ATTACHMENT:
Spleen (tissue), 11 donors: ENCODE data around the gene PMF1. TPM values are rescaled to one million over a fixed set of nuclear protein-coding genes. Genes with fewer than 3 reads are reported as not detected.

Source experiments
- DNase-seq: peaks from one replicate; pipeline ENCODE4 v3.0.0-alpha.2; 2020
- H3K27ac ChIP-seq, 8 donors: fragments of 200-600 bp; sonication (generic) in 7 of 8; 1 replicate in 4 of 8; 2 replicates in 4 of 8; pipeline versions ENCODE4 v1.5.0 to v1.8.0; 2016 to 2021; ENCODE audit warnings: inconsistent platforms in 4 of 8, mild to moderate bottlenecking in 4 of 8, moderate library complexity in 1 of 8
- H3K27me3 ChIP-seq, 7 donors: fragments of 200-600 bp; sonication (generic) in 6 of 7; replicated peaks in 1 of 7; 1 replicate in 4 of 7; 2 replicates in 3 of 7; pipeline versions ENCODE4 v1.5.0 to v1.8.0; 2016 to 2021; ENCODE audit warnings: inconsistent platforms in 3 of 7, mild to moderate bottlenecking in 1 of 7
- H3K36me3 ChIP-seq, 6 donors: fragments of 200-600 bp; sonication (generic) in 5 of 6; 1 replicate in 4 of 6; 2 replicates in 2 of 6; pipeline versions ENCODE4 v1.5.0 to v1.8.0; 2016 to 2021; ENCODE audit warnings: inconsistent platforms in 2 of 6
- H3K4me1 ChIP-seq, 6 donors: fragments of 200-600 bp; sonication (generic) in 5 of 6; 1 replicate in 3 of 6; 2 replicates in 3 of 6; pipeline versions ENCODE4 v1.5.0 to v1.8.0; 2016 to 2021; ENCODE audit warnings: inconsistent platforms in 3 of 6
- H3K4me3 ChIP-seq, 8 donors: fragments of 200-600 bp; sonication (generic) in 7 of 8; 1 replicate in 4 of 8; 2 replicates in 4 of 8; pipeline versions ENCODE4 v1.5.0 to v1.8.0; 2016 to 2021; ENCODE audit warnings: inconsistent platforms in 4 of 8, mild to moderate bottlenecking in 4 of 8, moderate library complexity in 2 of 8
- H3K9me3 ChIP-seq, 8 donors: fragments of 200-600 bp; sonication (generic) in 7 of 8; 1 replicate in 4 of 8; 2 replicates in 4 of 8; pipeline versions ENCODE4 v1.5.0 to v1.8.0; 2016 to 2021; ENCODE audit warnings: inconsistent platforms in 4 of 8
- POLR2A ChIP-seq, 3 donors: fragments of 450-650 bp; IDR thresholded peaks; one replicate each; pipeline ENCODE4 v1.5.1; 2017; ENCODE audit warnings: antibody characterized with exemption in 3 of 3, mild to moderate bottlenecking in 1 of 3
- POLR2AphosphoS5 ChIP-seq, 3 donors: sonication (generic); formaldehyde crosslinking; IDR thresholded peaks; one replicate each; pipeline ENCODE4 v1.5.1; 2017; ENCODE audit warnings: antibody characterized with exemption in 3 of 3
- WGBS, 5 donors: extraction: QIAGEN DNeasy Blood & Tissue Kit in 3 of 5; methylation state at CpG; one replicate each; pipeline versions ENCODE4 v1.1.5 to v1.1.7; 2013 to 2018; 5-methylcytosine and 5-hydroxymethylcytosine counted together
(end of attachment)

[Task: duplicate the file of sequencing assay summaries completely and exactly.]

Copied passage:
Spleen (tissue), 11 donors: ENCODE data around the gene PMF1. TPM values are rescaled to one million over a fixed set of nuclear protein-coding genes. Genes with fewer than 3 reads are reported as not detected.

Source experiments
- DNase-seq: peaks from one replicate; pipeline ENCODE4 v3.0.0-alpha.2; 2020
- H3K27ac ChIP-seq, 8 donors: fragments of 200-600 bp; sonication (generic) in 7 of 8; 1 replicate in 4 of 8; 2 replicates in 4 of 8; pipeline versions ENCODE4 v1.5.0 to v1.8.0; 2016 to 2021; ENCODE audit warnings: inconsistent platforms in 4 of 8, mild to moderate bottlenecking in 4 of 8, moderate library complexity in 1 of 8
- H3K27me3 ChIP-seq, 7 donors: fragments of 200-600 bp; sonication (generic) in 6 of 7; replicated peaks in 1 of 7; 1 replicate in 4 of 7; 2 replicates in 3 of 7; pipeline versions ENCODE4 v1.5.0 to v1.8.0; 2016 to 2021; ENCODE audit warnings: inconsistent platforms in 3 of 7, mild to moderate bottlenecking in 1 of 7
- H3K36me3 ChIP-seq, 6 donors: fragments of 200-600 bp; sonication (generic) in 5 of 6; 1 replicate in 4 of 6; 2 replicates in 2 of 6; pipeline versions ENCODE4 v1.5.0 to v1.8.0; 2016 to 2021; ENCODE audit warnings: inconsistent platforms in 2 of 6
- H3K4me1 ChIP-seq, 6 donors: fragments of 200-600 bp; sonication (generic) in 5 of 6; 1 replicate in 3 of 6; 2 replicates in 3 of 6; pipeline versions ENCODE4 v1.5.0 to v1.8.0; 2016 to 2021; ENCODE audit warnings: inconsistent platforms in 3 of 6
- H3K4me3 ChIP-seq, 8 donors: fragments of 200-600 bp; sonication (generic) in 7 of 8; 1 replicate in 4 of 8; 2 replicates in 4 of 8; pipeline versions ENCODE4 v1.5.0 to v1.8.0; 2016 to 2021; ENCODE audit warnings: inconsistent platforms in 4 of 8, mild to moderate bottlenecking in 4 of 8, moderate library complexity in 2 of 8
- H3K9me3 ChIP-seq, 8 donors: fragments of 200-600 bp; sonication (generic) in 7 of 8; 1 replicate in 4 of 8; 2 replicates in 4 of 8; pipeline versions ENCODE4 v1.5.0 to v1.8.0; 2016 to 2021; ENCODE audit warnings: inconsistent platforms in 4 of 8
- POLR2A ChIP-seq, 3 donors: fragments of 450-650 bp; IDR thresholded peaks; one replicate each; pipeline ENCODE4 v1.5.1; 2017; ENCODE audit warnings: antibody characterized with exemption in 3 of 3, mild to moderate bottlenecking in 1 of 3
- POLR2AphosphoS5 ChIP-seq, 3 donors: sonication (generic); formaldehyde crosslinking; IDR thresholded peaks; one replicate each; pipeline ENCODE4 v1.5.1; 2017; ENCODE audit warnings: antibody characterized with exemption in 3 of 3
- WGBS, 5 donors: extraction: QIAGEN DNeasy Blood & Tissue Kit in 3 of 5; methylation state at CpG; one replicate each; pipeline versions ENCODE4 v1.1.5 to v1.1.7; 2013 to 2018; 5-methylcytosine and 5-hydroxymethylcytosine counted together